The World Bank pioneered global HIV and AIDS financing early in the emergency and remains committed to achieving Millennium Development Goal 6, to halt by 2015 and begin to reverse the spread of HIV and AIDS, through prevention, care, treatment, and mitigation services for those affected by HIV and AIDS.
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Other ResultsThe World Bank, in partnership with various organizations, led three separate studies in a three-part series on key populations at higher risk (sex workers, people who inject drugs, and men... Show More + who have sex with men ) in low- and middle-income countries:Partnership with UNAIDS, the United Nations Development Programme (UNDP), and the World Health Organization (WHO): A study by the Bank and these partners, entitled “The Global HIV Epidemics Among Men Who Have Sex with Men (MSM): Epidemiology, Prevention, Access to Care, and Human Rights,” evaluates global costs of inaction in addressing HIV within this population, critically reviews epidemiological evidence of HIV transmission, rigorously reviews the evidence of efficacy and intervention costs, and models the costs and impact of addressing the needs of this population in various epidemic contexts. The report has found that addressing this aspect significantly affects a country’s HIV epidemic—even in generalized epidemic scenari Show Less -
Where is the region today?Worldwide it is estimated that 34 million people are living with HIV/AIDS , 1.74 million of whom are in Latin America and the Caribbean. This number “illustrates both the challenge... Show More + of the epidemic, yet at the same time, the progress that has made in addressing it,” notes Carpio The most notable achievements include:A significant increase in the life expectancy among people living with HIV/AIDSThe transmission of HIV from infected mothers to newborn children has been markedly reduced to nearly zero in most countries of the Caribbean and many in South AmericaAlmost universal public awareness and knowledge about HIV/AIDS (estimated at 90 percent in 1998)Condom sales have doubled in many countries over the last two decadesCapacity has been improved for laboratory testing, surveillance, and ancillary medical careInvolvement of key populations at a higher risk for HIV and those living with HIV/AIDS in civil society programs.HIV/AIDS has been a ch Show Less -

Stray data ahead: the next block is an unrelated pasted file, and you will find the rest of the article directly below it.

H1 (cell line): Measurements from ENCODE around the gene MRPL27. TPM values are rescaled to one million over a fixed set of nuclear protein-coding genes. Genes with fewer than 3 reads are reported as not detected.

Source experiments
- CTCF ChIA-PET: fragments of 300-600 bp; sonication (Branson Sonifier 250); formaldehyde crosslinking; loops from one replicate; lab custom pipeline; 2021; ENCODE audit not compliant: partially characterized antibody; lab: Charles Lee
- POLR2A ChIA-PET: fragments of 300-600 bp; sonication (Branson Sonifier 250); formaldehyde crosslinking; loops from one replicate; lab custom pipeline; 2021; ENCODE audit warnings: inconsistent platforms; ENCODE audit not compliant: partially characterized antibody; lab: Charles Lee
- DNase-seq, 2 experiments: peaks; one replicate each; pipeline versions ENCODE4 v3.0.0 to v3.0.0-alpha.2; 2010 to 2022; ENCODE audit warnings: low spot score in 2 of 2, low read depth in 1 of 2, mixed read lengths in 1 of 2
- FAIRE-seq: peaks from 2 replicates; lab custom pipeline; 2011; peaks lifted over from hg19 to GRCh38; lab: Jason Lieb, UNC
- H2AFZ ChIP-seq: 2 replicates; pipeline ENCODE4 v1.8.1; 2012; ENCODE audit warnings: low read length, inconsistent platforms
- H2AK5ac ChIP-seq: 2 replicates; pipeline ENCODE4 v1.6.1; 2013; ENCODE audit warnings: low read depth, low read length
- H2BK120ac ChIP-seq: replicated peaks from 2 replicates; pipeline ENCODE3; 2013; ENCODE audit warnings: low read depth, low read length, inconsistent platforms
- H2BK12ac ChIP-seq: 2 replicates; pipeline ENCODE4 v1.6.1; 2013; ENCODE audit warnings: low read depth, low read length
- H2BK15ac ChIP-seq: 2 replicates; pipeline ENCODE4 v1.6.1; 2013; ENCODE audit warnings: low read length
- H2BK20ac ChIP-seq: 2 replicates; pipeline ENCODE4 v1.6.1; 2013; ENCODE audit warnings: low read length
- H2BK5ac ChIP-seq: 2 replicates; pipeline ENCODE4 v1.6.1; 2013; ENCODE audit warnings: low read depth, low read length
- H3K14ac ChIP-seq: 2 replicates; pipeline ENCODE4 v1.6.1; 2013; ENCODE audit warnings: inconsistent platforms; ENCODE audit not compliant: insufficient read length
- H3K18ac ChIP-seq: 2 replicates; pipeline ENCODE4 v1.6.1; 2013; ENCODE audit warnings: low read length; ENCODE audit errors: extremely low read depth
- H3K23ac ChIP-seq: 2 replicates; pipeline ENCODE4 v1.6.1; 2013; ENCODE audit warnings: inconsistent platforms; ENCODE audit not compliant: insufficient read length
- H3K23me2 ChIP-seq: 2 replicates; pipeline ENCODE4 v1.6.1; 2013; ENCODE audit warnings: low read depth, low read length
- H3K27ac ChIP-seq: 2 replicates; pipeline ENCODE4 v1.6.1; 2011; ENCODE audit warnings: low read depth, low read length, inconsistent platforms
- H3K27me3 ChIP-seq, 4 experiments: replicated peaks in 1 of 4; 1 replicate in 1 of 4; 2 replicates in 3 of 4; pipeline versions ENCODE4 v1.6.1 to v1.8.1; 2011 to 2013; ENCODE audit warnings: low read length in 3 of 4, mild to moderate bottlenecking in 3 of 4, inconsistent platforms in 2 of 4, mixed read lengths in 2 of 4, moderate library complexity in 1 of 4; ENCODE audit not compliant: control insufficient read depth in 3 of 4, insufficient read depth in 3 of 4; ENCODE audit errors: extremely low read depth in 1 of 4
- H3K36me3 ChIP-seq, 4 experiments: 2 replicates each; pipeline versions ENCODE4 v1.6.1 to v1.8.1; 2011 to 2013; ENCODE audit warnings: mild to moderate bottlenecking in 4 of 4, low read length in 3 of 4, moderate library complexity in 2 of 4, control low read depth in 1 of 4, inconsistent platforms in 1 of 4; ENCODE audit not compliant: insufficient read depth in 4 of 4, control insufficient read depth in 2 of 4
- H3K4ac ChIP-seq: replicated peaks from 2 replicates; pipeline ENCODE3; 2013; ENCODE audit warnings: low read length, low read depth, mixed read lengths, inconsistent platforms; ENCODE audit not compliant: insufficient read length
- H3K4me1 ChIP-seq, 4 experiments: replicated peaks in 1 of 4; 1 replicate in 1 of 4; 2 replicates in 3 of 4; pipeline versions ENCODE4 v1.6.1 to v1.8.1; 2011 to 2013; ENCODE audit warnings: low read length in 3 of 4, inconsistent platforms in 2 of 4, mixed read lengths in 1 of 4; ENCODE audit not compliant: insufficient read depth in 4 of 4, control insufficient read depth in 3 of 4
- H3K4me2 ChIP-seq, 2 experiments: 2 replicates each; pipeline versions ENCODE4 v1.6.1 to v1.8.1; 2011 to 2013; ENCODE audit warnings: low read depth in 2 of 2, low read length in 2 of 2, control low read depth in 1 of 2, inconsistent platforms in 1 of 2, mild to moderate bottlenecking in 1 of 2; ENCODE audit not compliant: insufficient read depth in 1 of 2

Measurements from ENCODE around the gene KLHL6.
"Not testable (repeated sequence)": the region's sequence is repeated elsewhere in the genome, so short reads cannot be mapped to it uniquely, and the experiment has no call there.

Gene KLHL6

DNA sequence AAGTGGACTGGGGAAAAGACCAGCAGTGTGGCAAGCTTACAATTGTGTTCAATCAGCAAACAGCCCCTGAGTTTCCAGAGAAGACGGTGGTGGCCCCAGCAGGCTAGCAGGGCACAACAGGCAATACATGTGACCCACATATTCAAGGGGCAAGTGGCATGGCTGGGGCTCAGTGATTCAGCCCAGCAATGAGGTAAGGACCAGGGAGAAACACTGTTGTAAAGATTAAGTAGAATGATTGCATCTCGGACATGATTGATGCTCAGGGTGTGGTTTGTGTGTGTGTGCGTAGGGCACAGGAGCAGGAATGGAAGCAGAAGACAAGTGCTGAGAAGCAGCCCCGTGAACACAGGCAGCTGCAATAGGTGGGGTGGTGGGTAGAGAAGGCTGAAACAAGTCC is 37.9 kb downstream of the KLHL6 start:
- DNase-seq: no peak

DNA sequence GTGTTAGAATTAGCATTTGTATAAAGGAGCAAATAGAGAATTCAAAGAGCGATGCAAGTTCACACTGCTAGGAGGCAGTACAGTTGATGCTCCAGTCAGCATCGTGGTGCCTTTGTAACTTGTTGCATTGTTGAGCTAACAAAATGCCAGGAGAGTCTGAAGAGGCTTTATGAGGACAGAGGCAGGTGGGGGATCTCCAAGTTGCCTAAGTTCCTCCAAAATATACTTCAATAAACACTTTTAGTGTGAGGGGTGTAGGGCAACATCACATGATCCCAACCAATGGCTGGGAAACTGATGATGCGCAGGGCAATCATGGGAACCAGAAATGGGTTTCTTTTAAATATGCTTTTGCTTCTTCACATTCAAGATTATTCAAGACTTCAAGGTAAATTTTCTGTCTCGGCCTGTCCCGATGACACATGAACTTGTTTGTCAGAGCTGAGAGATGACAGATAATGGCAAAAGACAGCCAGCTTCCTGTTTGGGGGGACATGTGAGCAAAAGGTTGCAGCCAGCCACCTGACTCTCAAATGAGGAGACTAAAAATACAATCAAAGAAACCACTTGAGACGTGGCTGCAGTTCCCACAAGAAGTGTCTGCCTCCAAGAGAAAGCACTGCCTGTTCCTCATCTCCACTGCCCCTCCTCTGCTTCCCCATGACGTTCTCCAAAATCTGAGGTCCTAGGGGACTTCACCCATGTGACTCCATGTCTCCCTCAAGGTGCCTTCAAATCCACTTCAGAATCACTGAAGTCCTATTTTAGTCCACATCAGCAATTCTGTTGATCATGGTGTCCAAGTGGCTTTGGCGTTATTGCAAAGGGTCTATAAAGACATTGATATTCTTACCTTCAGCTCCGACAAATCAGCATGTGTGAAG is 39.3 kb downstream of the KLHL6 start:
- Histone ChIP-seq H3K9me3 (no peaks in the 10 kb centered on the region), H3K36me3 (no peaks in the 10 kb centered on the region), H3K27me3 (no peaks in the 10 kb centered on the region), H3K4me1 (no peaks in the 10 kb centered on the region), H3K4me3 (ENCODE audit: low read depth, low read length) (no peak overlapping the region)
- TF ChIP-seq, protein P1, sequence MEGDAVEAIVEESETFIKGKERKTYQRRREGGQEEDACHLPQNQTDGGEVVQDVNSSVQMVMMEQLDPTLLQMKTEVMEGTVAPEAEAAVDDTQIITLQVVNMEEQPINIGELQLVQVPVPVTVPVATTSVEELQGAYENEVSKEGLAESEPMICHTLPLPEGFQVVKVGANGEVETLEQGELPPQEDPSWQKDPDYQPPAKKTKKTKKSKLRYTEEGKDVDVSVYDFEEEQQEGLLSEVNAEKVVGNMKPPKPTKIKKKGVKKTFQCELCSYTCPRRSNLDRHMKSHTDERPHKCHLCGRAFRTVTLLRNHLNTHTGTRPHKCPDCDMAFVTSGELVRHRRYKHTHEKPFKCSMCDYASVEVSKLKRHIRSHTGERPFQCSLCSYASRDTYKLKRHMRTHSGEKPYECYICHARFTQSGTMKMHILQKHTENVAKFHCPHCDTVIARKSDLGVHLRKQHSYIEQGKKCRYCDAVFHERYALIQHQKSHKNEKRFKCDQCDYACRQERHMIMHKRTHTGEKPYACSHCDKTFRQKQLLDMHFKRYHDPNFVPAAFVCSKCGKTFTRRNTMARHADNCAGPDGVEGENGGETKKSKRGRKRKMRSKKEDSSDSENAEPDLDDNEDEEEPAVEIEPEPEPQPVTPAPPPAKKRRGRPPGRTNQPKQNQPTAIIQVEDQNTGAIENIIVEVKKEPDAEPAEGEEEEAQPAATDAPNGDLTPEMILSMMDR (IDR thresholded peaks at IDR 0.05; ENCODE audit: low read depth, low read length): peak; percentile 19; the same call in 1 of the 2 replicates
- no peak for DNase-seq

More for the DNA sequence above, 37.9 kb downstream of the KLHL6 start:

New Studies Show Potential Impact of Programs for Sex Workers, People Who Inject Drugs, and Men Who Have Sex with MenWASHINGTON, November 28, 2012 – As the world prepares to commemorate World AIDS Day... Show More + on December 1, two new World Bank studies urge governments and their development partners to provide better prevention, care, and treatment services for sex workers and people who inject drugs as an important step toward ensuring a world free of AIDS.The studies are the second and third in a three-part series on key populations at higher risk in low- and middle-income countries. In June 2011, the World Bank and partners launched the first study, which focused on men who have sex with men.“In many countries, sex workers, people who inject drugs, and men who have sex with men remain marginalized in society and vulnerable to HIV,” said David Wilson, World Bank Global AIDS Program Director. “Even in countries with epidemics in the general population, these groups are disproportionately affect Show Less -
WASHINGTON, June 8, 2011 – On the eve of a UN summit to renew global efforts to reverse the HIV/AIDS pandemic, 30 years after the first discovery of the HIV virus, a new World Bank study urges governments... Show More + and their development donors to provide better HIV prevention, care, and treatment services for men who have sex with men (MSM) as an essential step toward reversing the global epidemic. More than 25 million people have died of HIV/AIDS since the virus was first clinically identified in 1981.Written in close partnership with the United Nations Development Programme (UNDP) and the Johns Hopkins Bloomberg School of Public Health, the new study―Global HIV Epidemics Among Men Who Have Sex with Men (MSM): Epidemiology, Prevention, Access to Care and Human Rights―provides the first comprehensive economic analysis of evidence that MSM are at significantly higher risk for HIV infection than other groups in many low- and middle-income countries, where fewer than 1 in 10 MSM worldwide have acce Show Less -